The thing I remember most fondly about Forry is his almost childlike idealism, conveyed not only in his abiding love for what he was the first to call "Sci Fi," but also in his dearly cultivated sense of altruism. He admitted that many people close to him had tried to make him see the world otherwise, but he refused on principle to have visitors to his house searched prior to leaving. He prefered to be robbed blind than to think and expect the worst of the people who came to visit him. He also couldn't understand why either the city of Los Angeles or the wealthiest of FM's followers (Spielberg, the other Lucas, Stephen King) had never taken him up on his offer to stock a Fantafilm Museum, and this was something I couldn't understand either... until I saw how little of museum value was actually left in his collection. A vintage hardcover of Mary Shelley's FRANKENSTEIN, signed by dozens of people associated with the film versions (including Elsa Lanchester and Bela Lugosi), would have been priceless in good or better condition, but it sat broken-hinged and unprotected, basically handled to death; priceless props from classic films were covered with dust and thrown just any old where; vintage lobbycards had been cut for display; even valuable back issues of FM sat unbagged and exposed on a damp cellar floor.
In retrospect, I could better understand why some collectors might have "liberated" items from Forry's safekeeping, and for reasons only partly to do with greed. Not that I consider thievery a defensible act, but if one accepts Forry's own idea of himself as an honor-system "custodian" of these precious artifacts, who believed that everyone had an equal right to enjoy them, some of these pieces might have stood better chances of actually making it into a museum someday in the care of more attentive "custodians."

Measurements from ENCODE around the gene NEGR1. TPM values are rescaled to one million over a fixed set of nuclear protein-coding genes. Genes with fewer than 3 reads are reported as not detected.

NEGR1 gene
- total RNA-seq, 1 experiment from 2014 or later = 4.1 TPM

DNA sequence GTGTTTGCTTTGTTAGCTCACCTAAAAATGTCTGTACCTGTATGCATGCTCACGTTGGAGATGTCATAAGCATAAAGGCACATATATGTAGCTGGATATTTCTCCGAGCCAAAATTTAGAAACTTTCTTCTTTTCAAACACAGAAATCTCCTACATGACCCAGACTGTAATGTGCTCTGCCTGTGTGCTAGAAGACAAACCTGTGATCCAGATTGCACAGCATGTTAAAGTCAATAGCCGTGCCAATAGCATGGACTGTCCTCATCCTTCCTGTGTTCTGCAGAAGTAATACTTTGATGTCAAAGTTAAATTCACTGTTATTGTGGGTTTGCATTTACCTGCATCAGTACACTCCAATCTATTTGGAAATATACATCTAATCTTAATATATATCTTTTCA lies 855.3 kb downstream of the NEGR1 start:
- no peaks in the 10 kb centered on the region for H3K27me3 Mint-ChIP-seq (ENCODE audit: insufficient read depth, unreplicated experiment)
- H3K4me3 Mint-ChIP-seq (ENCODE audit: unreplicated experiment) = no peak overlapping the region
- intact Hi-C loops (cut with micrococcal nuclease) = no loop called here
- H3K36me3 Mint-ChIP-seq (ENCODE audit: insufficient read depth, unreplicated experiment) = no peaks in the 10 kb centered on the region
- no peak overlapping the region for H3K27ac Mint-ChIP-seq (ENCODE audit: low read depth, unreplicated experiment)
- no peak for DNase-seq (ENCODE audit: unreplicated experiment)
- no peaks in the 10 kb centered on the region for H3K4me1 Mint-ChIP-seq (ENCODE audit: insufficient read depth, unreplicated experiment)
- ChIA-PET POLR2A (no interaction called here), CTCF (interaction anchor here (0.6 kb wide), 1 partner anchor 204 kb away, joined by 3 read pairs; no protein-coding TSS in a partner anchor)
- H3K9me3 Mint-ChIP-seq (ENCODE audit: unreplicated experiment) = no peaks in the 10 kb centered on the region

During my visit, VW was sort of the 400... nah, the 200-pound gorilla in the room. Any mention of VW or my own life as a publisher/editor was quickly glossed over, and Forry didn't remember receiving my inscribed first issue ("I get a lot of mail..."). With VW already 30-some issues into its run, I left the Ackermansion that day feeling a little uncertain if Forry knew me as anything other than a friend of Eric Hoffman, that I had been a contributor to FantaCo's FAMOUS MONSTERS CHRONICLES, or even that we had met before. Eric assured me that he was fully aware of me and VW, but Forry never tipped his hand. So I left the Ackermansion that day with unexpectedly shaded feelings.
We parted ways that day and never kept in touch, but this is as it should be, because, regardless of my own proclivity for puns, VIDEO WATCHDOG was always most closely allied to, and inspired by, the spirit of Calvin Beck's CASTLE OF FRANKENSTEIN. I'm not sorry that I spent those private hours on Mt. Olympus (or was it Mt. Aluna?) with Forry, but I've always regretted missing that lunch with Joe in the Universal commissary, because it was with him and his own history as a CoF contributor that my own affinities were most deeply rooted. ("Aw, you didn't miss anything," I can hear Joe saying -- but he'll never convince me of that. Actually, now that I've said this, he'll probably e-mail me and say, "Y'know, come to think of it, that was the day Steven came over to my table and asked me if I knew any talented young writers...")
But even Joe was first published in the pages of FAMOUS MONSTERS OF FILMLAND ("Dante's Inferno," FM #18, July 1962), and he'd be the first to agree that we'd probably all be doing something else today if Forrest J Ackerman had been doing something else then. For those interested in a fuller account of my personal history with FM, I refer you to "FAMOUS MONSTERS Took Away My Fear (1990)," my heartfelt contribution to FAMOUS MONSTERS CHRONICLES (FantaCo Enterprises, 1991), edited by Dennis Daniel and written before the founding of VW and my encounters with Forry. As I said in concluding that piece, "To paraphrase Jean-Luc Godard's famous comment on the modern cinema's debt to Orson Welles: Never let us forget for one moment that anyone who writes about horror films owes FAMOUS MONSTERS OF FILMLAND everything."
So, on behalf of everyone whose life was profoundly changed or even made possible by FAMOUS MONSTERS OF FILMLAND...
Harpy Birthday, Forry!
You're ever a part of us. Enjoy your naughty Nineties.